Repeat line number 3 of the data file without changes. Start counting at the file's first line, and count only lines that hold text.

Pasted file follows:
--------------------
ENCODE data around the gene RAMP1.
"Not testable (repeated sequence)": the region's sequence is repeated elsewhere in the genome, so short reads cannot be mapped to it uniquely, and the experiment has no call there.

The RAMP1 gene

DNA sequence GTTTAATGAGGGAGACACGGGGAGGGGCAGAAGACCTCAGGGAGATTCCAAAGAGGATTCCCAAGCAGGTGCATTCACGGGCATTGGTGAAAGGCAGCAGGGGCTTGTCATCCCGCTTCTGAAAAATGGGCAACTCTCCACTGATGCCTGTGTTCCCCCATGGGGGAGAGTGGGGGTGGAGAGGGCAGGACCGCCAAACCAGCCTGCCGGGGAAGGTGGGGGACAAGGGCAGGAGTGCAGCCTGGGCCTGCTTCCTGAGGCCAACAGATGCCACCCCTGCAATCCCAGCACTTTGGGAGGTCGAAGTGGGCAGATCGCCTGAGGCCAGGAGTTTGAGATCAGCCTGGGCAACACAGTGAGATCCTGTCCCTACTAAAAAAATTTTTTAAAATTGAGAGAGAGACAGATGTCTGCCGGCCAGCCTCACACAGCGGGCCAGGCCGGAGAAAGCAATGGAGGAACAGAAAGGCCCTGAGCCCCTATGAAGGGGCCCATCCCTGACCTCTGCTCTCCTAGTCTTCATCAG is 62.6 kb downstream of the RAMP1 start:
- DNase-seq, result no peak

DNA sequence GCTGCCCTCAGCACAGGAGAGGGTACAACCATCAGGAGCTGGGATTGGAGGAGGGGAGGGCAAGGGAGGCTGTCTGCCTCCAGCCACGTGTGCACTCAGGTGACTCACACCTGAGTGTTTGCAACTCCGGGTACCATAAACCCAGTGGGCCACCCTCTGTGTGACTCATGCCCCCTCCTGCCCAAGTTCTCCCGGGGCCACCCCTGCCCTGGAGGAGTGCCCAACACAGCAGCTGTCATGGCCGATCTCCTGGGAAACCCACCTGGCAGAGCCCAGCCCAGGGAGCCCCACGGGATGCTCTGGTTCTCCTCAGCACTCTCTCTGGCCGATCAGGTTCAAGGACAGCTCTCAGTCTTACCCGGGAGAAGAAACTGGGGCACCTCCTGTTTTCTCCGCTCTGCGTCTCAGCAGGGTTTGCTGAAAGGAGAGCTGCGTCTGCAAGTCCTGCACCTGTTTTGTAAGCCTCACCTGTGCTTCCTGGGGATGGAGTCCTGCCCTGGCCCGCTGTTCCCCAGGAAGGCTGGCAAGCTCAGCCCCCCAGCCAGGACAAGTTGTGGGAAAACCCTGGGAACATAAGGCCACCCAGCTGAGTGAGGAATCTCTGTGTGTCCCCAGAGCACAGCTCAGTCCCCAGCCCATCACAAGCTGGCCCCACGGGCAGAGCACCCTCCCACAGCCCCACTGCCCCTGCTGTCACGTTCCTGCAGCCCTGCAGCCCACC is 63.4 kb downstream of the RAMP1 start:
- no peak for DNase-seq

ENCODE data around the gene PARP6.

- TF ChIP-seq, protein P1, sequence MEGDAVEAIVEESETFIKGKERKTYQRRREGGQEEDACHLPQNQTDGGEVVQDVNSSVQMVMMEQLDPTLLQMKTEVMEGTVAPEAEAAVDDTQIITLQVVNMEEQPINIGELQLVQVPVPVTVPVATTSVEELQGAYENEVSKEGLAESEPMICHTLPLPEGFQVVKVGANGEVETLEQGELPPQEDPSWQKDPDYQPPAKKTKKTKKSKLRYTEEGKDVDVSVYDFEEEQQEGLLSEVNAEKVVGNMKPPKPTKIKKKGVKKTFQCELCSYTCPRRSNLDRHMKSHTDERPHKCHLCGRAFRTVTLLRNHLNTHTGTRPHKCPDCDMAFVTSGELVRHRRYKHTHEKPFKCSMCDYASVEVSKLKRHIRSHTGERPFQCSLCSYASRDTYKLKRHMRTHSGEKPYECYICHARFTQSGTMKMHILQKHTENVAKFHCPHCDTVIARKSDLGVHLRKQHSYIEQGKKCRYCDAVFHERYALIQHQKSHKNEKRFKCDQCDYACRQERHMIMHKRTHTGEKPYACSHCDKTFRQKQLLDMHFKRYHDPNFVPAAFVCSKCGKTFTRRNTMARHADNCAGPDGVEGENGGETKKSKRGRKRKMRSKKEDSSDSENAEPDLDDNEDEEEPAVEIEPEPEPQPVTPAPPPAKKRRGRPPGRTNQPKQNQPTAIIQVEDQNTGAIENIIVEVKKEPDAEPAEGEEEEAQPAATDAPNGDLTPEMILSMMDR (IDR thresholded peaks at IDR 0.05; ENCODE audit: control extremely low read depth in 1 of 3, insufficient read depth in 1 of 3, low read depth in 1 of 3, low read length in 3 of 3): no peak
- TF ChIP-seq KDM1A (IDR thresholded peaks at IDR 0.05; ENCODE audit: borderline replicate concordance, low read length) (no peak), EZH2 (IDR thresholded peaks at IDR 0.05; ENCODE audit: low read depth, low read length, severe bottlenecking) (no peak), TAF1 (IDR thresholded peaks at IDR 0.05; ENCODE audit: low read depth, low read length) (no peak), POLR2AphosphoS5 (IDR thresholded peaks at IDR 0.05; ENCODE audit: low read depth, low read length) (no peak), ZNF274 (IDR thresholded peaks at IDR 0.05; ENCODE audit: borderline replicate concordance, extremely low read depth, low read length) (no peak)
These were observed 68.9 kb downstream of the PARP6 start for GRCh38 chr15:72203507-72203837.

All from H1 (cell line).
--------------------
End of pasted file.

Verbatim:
The RAMP1 gene